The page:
Friday, December 26, 2014

BOOK REVIEW: Wearing The Cape by Marion G. Harmon

Wearing the Cape is the first in the Wearing The Cape series written by Marion G Harmon and published by CreateSpace Independent Publishing Platform on 10 July 2011. The ISBN is 1463539657 and I picked up a Kindle copy of the book through Amazon which can currently be picked up for free.


Who wants to be a superhero? 

Hope did, but she grew out of it. Which made her superhuman breakthrough in the Ashland Bombing, just before starting her freshman year at the University of Chicago, more than a little ironic. And now she has some decisions to make. Given the code-name "Astra" and invited to join the Sentinels, Chicago’s premier super-team, will she take up the cape and mask and become a career superhero? Or will she get a handle on her new powers (super-strength has some serious drawbacks) and then get on with her life-plan? 

In a world where superheroes join unions and have agents, and the strongest and most photogenic ones become literal super celebrities, the temptation to become a cape is strong. But the price can be high—especially if you’re “outed” and lose the shield of your secret identity. Becoming a sidekick puts the decision off for awhile, but Hope’s life is further complicated when The Teatime Anarchist, the supervillain responsible for the Ashland Bombing, takes an interest in her. Apparently as Astra, Hope is supposed to save the world. Or at least a significant part of it.


Well it was free but the fact that it was all about superheroes and the fact that it kept popping up on my amazon suggested list as I was browsing through made me take the leap. Plus I wanted to have a few more books on my Kindle as I am still pretty new to actively using it.


An interesting idea Superheroes as part of the bureaucracy might sound a bit boring at first but it is a novel look at things especially for someone used to reading Marvel and DC. The superhumans in this world are larger than life but not on the same level as a Superman. This world is a lot more like ours with those capes just slotted in as the first line in disaster response and the military’s not so secret weapons.

The world building in this book is excellent with a series of excerpts from factual books and other sources which talks about everything from the early days of superhumans to the nature of powers.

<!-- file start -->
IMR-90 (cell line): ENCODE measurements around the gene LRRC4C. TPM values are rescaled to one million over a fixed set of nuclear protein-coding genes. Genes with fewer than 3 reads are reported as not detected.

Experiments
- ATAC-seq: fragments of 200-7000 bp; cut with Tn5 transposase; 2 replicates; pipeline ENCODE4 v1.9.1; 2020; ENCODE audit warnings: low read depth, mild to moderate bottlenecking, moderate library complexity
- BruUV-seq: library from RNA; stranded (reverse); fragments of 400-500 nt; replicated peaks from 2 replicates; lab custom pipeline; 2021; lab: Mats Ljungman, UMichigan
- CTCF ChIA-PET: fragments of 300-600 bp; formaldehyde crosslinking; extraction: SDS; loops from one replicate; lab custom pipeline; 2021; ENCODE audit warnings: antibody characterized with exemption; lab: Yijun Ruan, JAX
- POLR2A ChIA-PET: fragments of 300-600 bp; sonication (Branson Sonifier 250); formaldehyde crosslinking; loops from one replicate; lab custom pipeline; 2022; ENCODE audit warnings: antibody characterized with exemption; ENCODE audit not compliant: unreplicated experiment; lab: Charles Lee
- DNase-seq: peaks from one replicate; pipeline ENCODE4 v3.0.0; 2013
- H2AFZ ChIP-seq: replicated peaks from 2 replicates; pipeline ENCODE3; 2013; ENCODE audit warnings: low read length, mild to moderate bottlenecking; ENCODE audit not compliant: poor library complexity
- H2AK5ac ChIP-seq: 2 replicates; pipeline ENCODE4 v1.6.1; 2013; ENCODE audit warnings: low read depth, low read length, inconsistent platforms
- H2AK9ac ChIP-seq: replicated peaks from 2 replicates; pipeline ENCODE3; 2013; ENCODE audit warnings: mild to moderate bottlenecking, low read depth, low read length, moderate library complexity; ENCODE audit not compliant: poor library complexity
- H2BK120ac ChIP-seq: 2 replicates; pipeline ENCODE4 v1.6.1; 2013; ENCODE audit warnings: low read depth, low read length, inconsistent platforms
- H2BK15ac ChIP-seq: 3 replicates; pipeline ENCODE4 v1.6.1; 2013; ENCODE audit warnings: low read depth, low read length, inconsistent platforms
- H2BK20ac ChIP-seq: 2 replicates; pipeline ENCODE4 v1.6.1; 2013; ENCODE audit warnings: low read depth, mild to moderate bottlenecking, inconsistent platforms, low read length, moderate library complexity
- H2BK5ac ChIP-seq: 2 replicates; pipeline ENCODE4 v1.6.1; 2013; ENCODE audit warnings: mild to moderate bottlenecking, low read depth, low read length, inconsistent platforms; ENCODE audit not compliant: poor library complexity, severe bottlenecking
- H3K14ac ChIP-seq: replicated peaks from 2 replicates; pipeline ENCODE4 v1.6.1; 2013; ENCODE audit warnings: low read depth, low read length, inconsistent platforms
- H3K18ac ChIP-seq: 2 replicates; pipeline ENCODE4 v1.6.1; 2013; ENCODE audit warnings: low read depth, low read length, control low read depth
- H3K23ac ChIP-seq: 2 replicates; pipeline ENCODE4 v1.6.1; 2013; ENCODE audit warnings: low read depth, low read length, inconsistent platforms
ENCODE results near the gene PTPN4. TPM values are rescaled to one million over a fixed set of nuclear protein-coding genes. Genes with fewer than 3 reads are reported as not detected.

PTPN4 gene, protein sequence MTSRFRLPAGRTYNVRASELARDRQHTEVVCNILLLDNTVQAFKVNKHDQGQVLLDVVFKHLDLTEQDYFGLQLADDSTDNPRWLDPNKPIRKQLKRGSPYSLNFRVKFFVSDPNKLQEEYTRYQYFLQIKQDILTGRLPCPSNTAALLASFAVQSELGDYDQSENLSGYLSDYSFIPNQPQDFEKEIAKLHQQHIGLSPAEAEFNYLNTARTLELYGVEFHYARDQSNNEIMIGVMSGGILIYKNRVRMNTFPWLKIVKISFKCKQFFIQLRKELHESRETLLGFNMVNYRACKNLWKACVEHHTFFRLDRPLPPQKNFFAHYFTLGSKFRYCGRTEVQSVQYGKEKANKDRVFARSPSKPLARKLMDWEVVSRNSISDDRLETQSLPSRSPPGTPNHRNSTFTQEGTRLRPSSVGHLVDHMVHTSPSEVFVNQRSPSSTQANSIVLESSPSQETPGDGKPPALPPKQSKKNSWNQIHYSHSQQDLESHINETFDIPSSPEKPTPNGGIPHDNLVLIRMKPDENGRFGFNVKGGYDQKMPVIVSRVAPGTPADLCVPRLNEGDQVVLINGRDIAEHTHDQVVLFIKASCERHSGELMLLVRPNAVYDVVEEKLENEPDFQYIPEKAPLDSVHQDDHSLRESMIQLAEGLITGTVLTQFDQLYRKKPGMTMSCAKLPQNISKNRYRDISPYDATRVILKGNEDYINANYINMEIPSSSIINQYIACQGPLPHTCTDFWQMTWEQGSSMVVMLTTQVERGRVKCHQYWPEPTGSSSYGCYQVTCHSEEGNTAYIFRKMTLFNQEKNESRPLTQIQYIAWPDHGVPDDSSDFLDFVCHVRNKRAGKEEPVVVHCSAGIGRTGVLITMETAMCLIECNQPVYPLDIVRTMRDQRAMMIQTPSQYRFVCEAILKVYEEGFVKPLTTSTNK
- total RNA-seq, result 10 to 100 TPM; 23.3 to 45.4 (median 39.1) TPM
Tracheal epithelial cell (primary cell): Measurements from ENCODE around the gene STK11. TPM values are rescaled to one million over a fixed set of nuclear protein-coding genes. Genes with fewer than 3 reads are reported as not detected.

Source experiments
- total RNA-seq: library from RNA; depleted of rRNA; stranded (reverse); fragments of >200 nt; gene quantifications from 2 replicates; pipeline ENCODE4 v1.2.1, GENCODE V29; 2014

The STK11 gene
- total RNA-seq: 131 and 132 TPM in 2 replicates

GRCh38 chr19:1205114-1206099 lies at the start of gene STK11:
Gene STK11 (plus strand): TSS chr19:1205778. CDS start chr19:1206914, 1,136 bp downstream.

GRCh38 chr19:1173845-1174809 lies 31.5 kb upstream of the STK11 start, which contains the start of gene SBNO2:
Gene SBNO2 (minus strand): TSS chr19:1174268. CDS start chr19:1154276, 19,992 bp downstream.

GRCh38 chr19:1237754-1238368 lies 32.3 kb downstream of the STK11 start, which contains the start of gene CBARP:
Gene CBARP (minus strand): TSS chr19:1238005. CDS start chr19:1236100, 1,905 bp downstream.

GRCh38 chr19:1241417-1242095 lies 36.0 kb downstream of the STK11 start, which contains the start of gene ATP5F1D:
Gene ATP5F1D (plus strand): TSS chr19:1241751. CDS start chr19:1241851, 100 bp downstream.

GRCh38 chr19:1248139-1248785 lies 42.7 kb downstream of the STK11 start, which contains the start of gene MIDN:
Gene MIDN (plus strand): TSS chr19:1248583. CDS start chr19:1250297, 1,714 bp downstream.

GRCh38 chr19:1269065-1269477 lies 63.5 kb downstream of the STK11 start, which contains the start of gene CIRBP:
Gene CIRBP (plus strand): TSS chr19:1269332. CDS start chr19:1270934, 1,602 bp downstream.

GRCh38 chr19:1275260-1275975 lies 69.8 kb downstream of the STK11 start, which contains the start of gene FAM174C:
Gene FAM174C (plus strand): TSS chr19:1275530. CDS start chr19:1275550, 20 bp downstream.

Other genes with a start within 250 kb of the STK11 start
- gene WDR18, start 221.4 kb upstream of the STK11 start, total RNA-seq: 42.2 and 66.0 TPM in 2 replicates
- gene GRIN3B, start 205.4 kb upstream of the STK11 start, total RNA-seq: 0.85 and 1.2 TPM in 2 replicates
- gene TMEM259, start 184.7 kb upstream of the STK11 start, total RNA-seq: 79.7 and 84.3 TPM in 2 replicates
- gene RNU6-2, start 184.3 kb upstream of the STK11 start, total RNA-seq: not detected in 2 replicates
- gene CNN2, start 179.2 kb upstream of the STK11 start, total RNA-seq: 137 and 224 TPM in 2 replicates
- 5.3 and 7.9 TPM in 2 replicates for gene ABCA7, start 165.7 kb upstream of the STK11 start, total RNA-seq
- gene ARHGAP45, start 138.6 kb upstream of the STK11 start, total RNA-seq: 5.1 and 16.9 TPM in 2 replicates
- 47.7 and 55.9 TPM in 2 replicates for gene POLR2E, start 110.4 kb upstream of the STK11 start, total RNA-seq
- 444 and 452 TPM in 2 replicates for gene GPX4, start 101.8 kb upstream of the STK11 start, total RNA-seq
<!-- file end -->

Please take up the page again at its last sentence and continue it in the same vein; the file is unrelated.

The characters are well rounded and generally very interesting, this is an example of a book that makes it feel like you are looking at a world that always existed and was just not crafted for the story you are reading and that is something that is not always the case even in the good books.

I can’t really go into plot specifics as it is intricate but I can discuss the beginning of things in the world. In the past there was a mass event of lost time for the entire world population and when everyone recovered a select group of people had superpowers. From then till the present during life or death circumstances some people develop super powers.

While over the years that makes for a high number of super powered individuals they are still in the minority and have been made a part of society. Even without the characters just learning about that world is engrossing and I am looking forward to learning more about the world.

I would recommend this to any fans of the superhero genre who wants to see something new.

Thursday, December 11, 2014

BOOK REVIEW: The Calling: Endgame by James Frey and Nils Johnson-Shelton

The Calling: Endgame is a 2014 Children’s book written by James Frey and Nils Johnson-Shelton and published by Harper Collins Children Books. It was released on 7 October 2014 and its ISBN is 9780062332585.


Twelve thousand years ago, they came. They descended from the sky amid smoke and fire, and created humanity and gave us rules to live by. They needed gold and they built our earliest civilizations to mine it for them. When they had what they needed, they left. But before they left, they told us someday they would come back, and when they did, a game would be played. A game that would determine our future.